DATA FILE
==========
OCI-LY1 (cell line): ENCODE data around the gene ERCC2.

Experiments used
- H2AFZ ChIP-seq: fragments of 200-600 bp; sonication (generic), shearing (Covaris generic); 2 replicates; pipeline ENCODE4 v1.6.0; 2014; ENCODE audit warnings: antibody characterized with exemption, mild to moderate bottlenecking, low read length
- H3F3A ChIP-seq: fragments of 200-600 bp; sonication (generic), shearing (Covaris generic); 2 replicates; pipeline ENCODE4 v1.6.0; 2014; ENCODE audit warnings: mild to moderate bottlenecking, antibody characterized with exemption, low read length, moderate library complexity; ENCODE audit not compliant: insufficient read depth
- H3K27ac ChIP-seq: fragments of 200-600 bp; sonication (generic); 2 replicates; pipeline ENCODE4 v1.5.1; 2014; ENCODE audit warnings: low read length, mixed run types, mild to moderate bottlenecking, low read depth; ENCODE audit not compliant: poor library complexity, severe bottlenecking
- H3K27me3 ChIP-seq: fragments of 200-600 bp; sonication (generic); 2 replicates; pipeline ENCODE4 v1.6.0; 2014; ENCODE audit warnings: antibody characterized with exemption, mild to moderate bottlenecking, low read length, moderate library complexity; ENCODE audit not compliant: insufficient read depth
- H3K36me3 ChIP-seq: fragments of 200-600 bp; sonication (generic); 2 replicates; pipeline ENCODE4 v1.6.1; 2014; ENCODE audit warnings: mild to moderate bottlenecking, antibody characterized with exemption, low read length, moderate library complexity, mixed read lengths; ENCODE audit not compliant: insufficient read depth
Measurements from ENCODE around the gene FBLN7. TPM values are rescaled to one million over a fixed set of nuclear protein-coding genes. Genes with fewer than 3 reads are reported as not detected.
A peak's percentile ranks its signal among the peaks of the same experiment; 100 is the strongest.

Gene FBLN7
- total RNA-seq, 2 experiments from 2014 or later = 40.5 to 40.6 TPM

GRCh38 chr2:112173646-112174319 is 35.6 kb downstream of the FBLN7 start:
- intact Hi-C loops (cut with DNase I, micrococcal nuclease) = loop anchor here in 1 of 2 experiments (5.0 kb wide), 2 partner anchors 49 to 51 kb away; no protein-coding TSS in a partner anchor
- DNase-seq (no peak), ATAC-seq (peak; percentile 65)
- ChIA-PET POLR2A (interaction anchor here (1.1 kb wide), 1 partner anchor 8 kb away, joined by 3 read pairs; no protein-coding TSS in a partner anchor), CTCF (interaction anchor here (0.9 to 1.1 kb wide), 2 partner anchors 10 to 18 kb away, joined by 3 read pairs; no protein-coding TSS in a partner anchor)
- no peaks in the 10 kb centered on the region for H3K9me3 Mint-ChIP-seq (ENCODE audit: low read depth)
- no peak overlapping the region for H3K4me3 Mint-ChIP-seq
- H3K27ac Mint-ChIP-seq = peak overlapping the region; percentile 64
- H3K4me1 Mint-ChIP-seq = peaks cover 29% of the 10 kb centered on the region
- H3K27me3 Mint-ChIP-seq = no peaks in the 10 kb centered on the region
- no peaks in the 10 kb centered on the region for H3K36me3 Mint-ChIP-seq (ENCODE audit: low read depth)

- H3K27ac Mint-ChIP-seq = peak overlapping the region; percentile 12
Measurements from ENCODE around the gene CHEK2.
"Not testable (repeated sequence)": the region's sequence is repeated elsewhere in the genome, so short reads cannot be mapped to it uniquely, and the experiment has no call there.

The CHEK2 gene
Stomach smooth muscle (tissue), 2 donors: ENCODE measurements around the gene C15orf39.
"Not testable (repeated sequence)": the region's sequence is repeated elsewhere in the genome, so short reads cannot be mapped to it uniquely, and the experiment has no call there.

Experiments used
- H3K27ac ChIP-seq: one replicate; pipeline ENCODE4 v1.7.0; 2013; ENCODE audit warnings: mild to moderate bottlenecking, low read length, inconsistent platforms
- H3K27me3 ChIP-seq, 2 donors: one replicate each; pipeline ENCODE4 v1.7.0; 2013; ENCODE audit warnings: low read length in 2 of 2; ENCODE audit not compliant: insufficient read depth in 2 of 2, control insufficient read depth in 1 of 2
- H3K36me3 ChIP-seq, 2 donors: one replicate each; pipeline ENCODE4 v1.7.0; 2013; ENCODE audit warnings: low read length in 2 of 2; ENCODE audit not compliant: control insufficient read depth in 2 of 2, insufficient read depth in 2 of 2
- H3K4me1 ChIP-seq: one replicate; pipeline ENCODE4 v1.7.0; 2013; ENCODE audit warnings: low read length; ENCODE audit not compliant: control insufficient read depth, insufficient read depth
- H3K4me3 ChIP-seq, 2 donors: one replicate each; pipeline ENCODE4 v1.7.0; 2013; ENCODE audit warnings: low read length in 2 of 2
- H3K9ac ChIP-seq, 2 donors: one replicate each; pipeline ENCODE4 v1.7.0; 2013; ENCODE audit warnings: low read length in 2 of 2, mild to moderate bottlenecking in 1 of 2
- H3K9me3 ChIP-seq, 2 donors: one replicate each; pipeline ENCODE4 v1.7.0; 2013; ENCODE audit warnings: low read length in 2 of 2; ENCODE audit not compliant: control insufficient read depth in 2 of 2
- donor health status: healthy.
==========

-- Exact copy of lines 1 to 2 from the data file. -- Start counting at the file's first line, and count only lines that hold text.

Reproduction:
OCI-LY1 (cell line): ENCODE data around the gene ERCC2.

Experiments used